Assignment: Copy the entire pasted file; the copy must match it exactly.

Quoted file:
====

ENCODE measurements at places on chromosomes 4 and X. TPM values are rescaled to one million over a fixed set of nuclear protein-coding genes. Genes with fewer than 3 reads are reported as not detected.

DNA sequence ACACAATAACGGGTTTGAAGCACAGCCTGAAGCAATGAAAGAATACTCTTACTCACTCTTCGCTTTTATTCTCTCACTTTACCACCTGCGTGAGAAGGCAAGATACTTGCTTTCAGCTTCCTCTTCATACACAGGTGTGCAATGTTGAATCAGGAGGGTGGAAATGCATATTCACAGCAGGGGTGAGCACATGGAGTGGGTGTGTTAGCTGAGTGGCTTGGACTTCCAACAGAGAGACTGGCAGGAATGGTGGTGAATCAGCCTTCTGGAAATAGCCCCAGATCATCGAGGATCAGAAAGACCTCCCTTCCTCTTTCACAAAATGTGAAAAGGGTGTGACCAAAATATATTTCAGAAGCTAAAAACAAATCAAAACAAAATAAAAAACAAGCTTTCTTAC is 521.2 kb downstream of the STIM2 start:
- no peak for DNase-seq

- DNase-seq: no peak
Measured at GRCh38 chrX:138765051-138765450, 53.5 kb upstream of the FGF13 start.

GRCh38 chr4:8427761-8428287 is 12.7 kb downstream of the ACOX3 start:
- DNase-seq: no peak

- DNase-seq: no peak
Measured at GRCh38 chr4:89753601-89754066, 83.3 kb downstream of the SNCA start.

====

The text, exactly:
ENCODE measurements at places on chromosomes 4 and X. TPM values are rescaled to one million over a fixed set of nuclear protein-coding genes. Genes with fewer than 3 reads are reported as not detected.

DNA sequence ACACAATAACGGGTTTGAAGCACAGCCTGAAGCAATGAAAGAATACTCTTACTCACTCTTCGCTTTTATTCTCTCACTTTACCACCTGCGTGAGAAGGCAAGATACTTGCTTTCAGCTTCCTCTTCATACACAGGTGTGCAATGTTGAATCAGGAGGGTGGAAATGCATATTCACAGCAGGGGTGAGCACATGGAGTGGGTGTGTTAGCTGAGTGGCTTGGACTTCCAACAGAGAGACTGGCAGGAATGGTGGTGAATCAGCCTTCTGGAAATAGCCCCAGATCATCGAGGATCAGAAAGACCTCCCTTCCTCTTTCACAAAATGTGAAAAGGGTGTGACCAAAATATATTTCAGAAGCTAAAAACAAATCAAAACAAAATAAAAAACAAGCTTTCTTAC is 521.2 kb downstream of the STIM2 start:
- no peak for DNase-seq

- DNase-seq: no peak
Measured at GRCh38 chrX:138765051-138765450, 53.5 kb upstream of the FGF13 start.

GRCh38 chr4:8427761-8428287 is 12.7 kb downstream of the ACOX3 start:
- DNase-seq: no peak

- DNase-seq: no peak
Measured at GRCh38 chr4:89753601-89754066, 83.3 kb downstream of the SNCA start.